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Monday, December 09, 2019 {{ new Date().getDay() }}

Perhaps it was Michele Bachmann’s debate coach stepping in to lend a hand, but Mitt Romney’s poll numbers are on the rise again, sending him into the Florida primary with the wind at his back just days after Newt Gingrich stunned him with a double-digit loss in South Carolina.

A national poll this week showed the extent to which Newt’s moment of triumph rocketed him back into relevance nationally, even as his viability in a general election remains low. The NBC/Wall Street Journal survey put the former Speaker ahead of Romney 38-29 percent among Republicans nationwide.

“Gingrich is Goldwater,” said Democratic pollster Peter D. Hart, who conducted the survey with Republican pollster Bill McInturff. “In the general election, Gingrich not only takes down his ship, he takes down the whole flotilla.”

It doesn’t hurt Romney that he’s locked down the support of major local Hispanic leaders — and even those that are staying out of the race, like Tea Party hero Senator Marco Rubio, are defending him on immigration.

Worst for Newt, former Senate Majority Leader Bob Dole, who worked closely with him in Congress when they led the Republican takeover of 1994, declared in an open letter released Thursday by the Romney campaign that Gingrich at the top of the ticket would mean a Barry Goldwater-esque disaster for the GOP.

“I have not been critical of Newt Gingrich but it is now time to take a stand before it is too late,” he wrote. “If Gingrich is the nominee it will have an adverse impact on Republican candidates running for county, state, and federal offices. Hardly anyone who served with Newt in Congress has endorsed him and that fact speaks for itself. He was a one-man-band who rarely took advice. It was his way or the highway…. In my opinion if we want to avoid an Obama landslide in November, Republicans should nominate Governor Romney as our standard bearer. He has the requisite experience in the public and private sectors. He would be a president we could have confidence in.”

A fresh poll from Quinnipiac — which had Romney ahead by just two points earlier this week — has him pulling away as the primary approaches next week by a familiar spread — 38-29.

“Speaker Newt Gingrich’s momentum from his South Carolina victory appears to havestalled and Gov. Mitt Romney seems to be pulling away in Florida,” said Peter A. Brown, assistant director of the Quinnipiac University Polling Institute. “Romney also has a better favorability rating from likely primary voters, which supports his lead in the horse race. Of course, with four days before Election Day, there is time for another reversal. Three in 10 voters say they might change their mind.”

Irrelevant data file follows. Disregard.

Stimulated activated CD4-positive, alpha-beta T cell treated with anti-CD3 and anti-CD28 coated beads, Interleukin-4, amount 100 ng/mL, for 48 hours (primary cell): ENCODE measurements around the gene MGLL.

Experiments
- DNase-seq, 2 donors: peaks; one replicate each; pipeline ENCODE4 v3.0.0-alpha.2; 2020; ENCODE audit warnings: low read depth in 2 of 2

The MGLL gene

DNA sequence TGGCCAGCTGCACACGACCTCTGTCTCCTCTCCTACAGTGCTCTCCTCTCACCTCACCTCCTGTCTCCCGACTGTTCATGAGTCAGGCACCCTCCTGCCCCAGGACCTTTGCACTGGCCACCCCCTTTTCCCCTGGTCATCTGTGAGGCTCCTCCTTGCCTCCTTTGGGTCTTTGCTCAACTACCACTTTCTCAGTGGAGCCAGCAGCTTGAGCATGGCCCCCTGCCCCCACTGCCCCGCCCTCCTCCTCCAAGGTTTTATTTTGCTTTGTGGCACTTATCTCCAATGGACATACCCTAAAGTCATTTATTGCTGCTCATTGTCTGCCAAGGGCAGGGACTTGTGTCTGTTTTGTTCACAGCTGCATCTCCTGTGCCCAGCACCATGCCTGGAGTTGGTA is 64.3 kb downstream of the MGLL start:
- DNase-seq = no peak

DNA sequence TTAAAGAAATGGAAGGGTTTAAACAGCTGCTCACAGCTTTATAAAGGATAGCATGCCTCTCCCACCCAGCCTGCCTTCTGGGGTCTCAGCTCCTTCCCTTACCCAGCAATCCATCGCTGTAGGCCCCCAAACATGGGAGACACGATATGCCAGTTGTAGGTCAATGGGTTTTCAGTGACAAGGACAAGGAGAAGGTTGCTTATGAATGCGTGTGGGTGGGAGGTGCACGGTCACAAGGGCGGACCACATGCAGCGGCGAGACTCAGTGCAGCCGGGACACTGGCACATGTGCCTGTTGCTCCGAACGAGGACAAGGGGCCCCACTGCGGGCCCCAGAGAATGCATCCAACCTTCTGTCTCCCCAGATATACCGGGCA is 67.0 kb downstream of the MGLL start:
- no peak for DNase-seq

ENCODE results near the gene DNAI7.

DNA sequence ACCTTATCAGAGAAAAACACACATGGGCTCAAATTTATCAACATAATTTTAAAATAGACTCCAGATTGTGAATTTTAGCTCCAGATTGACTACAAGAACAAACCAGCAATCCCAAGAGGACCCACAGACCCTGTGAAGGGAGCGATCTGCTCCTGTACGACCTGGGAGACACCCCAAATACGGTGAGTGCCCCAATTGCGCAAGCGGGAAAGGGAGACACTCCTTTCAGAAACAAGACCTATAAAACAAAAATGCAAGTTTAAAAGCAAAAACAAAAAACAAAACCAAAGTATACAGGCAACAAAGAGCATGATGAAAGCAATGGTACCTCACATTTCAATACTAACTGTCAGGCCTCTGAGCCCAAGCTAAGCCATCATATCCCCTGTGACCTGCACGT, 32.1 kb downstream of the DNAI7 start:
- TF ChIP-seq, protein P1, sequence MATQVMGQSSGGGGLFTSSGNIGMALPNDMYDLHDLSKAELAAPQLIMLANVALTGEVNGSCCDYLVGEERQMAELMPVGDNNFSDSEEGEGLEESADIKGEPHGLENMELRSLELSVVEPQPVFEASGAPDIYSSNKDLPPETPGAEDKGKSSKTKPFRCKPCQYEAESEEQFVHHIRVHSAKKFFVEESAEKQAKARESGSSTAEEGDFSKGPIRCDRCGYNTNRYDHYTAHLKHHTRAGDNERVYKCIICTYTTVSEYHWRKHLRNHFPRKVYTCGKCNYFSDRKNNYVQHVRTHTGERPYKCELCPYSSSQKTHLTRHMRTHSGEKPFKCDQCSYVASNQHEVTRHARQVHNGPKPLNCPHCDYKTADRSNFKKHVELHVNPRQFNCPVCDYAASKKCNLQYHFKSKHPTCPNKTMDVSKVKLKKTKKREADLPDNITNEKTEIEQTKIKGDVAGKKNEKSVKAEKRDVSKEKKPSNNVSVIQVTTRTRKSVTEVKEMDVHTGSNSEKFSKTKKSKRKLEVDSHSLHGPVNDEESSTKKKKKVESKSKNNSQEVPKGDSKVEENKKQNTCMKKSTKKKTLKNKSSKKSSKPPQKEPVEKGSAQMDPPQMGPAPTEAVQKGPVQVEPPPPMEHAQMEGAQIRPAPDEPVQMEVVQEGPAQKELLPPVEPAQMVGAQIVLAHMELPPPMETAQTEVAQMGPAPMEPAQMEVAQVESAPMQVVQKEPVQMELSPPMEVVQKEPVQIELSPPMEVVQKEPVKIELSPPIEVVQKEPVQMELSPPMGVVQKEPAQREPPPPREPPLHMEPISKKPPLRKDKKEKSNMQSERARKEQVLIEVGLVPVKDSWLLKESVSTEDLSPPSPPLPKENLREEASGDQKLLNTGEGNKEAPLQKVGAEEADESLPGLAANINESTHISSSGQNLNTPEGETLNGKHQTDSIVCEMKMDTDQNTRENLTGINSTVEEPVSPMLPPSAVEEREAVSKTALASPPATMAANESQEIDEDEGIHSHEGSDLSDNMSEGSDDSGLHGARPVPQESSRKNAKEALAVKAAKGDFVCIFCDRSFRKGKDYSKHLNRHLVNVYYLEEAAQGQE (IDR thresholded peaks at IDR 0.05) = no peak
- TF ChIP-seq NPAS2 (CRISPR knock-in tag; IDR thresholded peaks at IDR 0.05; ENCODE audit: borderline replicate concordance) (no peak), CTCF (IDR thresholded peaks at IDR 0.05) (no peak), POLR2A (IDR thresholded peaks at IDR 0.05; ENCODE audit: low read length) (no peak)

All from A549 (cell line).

Though many debate-watchers doubtless found Romney’s repeatedly invoking “self-deportation” as a solution to the problem of illegal immigration bizarre, freshman Florida Senator Marco Rubio defended him from Newt Gingrich, who called Romney anti-immigrant in a Spanish language TV ad airing in the Sunshine State.

“This kind of language is more than just unfortunate,” Rubio said of the TV spot. “It’s inaccurate, inflammatory, and doesn’t belong in this campaign.”

Rubio, the Republican U.S. Senator for Florida elected as part of the Tea Party wave in 2010, is thought a formidable vice-presidential candidate for any GOP nominee because of the boost he might be provide in helping to garner Latino votes in his home state. His parents are Cuban immigrants who came to the United States in the 1950s.


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Marchers at January 22 anti-vaccination demonstration in Washington, D.C>

Back when it was first gaining traction in the 1990s, the anti-vaccination movement was largely considered a far-left thing, attracting believers ranging from barter-fair hippies to New Age gurus and their followers to “holistic medicine” practitioners. And it largely remained that way … until 2020 and the arrival of the COVID-19 pandemic.

As this Sunday’s “Defeat the Mandates” march in Washington, D.C., however, showed us, there’s no longer anything even remotely left-wing about the movement. Populated with Proud Boys and “Patriot” militiamen, QAnoners and other Alex Jones-style conspiracists who blithely indulge in Holocaust relativism and other barely disguised antisemitism, and ex-hippies who now spout right-wing propaganda—many of them, including speakers, encouraging and threatening violence—the crowd at the National Mall manifested the reality that “anti-vaxxers” now constitute a full-fledged far-right movement, and a potentially violent one at that.

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